As the century was drawing to a close so was CC’s long quest for a national championship. After winning our sixth state title, the team of Jesse Norman ’99, Corey Mason ’99, Mark Walkuski ’99, Vince Crafton ’99, and Paul Schultz ’00 was ready for national competition at the University of Oklahoma. In venues reduced by full blast air conditioning to the temperature of Belle Isle in January, the team spent two days brushing aside powerhouse teams as though they were a minor annoyance. The decisive game was a 410-210 CC victory over perennial contender Walton High School, Marietta, Georgia. After fourteen years of trying, the last hurdle had been cleared.
The 2001 and 2002 teams set out to duplicate the accomplishment of 1999. The 2001 team of Josh Crawford ’01, Chris Hammer ’01, Jeff Shattock ’01, John Schultz ’02, Joe Galea ’02, and Jason Gehan ’01 won states and our second national championship. This time the victory was sealed by a 410-245 score over Detroit Country Day at the University of Michigan. The 2002 team won our eighth state championship. In the national tournament at George Washington University, the squad of Joe Galea ’02, Jerin Philip ’02, Frank Budde ’02, John Schultz ’02, Pete Troyan ’03, and Charles Drummond ’05 came as close to a hat trick of national titles as a 290-300 loss in the finals to Richard Montgomery High School, Rockville, Maryland.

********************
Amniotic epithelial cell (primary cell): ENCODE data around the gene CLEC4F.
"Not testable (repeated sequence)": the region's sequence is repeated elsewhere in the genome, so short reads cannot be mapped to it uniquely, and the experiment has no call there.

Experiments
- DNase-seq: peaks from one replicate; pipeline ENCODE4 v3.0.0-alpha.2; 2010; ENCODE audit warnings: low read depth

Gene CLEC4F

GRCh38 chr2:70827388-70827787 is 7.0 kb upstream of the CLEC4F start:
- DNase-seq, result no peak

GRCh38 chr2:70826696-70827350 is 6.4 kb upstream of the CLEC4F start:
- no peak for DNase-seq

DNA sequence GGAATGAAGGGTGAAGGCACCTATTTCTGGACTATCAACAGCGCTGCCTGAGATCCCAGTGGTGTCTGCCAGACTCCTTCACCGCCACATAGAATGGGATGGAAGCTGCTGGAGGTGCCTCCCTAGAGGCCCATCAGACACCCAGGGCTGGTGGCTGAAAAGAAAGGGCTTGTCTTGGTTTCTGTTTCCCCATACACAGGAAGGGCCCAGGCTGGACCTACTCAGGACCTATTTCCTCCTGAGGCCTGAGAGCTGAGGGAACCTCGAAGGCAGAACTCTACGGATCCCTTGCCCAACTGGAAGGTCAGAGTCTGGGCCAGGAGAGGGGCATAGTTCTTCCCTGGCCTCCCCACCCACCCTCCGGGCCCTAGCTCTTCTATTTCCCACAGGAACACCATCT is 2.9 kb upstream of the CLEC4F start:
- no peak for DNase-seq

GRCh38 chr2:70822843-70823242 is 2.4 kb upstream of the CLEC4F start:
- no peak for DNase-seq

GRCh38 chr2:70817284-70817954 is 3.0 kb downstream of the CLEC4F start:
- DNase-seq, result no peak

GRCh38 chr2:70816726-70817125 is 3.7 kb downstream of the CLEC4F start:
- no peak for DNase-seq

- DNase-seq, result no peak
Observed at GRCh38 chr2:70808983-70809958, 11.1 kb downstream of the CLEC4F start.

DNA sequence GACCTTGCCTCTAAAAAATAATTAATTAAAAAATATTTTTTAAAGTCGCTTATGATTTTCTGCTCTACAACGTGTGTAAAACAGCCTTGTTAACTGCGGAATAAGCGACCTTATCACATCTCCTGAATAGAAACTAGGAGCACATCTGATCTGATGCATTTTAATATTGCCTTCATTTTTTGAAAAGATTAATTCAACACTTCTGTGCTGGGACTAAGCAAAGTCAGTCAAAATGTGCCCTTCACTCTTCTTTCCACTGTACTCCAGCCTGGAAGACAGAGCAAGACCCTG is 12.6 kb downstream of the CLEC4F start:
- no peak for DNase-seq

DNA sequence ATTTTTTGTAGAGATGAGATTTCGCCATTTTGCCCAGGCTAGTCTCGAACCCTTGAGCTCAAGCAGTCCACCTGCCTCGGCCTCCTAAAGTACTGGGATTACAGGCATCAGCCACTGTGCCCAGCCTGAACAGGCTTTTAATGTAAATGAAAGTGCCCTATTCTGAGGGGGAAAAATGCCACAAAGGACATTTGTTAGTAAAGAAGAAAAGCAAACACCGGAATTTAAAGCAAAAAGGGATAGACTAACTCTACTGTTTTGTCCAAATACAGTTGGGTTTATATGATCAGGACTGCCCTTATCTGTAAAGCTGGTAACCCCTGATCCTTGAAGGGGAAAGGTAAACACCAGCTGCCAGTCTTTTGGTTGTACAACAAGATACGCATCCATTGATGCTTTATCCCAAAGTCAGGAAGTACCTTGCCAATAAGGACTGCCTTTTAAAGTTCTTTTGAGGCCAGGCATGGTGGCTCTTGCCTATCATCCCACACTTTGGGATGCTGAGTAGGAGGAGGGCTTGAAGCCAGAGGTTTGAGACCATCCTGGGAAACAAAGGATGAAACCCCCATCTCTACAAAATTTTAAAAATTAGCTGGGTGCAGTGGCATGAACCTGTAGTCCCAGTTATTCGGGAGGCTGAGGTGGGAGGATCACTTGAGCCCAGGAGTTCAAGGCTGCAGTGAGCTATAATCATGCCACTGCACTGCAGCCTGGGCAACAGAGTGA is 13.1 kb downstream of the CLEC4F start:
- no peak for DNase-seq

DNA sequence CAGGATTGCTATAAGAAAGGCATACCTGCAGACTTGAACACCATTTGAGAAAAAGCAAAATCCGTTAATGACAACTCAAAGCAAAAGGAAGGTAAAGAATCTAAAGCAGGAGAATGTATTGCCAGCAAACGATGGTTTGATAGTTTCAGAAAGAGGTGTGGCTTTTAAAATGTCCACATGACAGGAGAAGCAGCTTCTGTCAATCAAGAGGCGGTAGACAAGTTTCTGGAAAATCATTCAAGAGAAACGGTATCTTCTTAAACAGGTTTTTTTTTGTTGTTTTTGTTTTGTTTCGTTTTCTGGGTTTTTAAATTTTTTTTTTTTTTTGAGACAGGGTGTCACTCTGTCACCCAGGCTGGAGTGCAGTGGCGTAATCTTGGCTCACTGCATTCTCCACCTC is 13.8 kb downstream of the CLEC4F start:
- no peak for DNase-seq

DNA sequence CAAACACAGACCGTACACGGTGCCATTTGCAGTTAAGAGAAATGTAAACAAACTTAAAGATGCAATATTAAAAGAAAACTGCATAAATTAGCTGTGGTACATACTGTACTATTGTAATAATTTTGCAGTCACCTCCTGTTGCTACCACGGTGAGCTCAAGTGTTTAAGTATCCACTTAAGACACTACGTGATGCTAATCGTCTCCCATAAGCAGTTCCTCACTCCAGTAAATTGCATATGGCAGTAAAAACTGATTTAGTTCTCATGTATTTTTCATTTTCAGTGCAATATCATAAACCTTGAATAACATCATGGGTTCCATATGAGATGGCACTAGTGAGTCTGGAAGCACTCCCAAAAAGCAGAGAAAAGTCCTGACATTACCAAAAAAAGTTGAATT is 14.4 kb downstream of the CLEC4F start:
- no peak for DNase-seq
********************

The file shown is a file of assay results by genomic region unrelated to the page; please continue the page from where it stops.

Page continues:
My last season as coach in 2004 proved to be on of the more interesting. The squad of Jason Winegarden ’04, John Zick ’04, Joel Knight ’06, Carl Thompson ’07, and David Budde ’05 had among them a minimum of experience playing at the varsity level. As the season unfolded, the lack of experience was evident. Our national rankings fell and the blogs were full of postings about how the program had fallen on hard times. As for us, we continued the well-established drill of study and practice. The improvement in the team was steady, but it was not until late in the season that we won an important tournament at the University of Michigan to qualify for the nationals to be held in Houston.
In Houston, their glee only thinly masked, opposing coaches were quick to reassure me that no program could produce a top team every year. As the tournament unfolded, however, CC defeated a succession of highly ranked teams to reach the semifinals. Indeed, in a tightly contested semifinal match, CC was denied another chance at a national championship game only when an otherwise correct but mispronounced answer was disallowed. On the flight home I found myself thinking about how much this maligned “little team that could” had written the almost perfect final chapter in the history of the first phase of the program. After all, no one had taken very seriously a team from CC at that regional tournament at Alma College all those years earlier.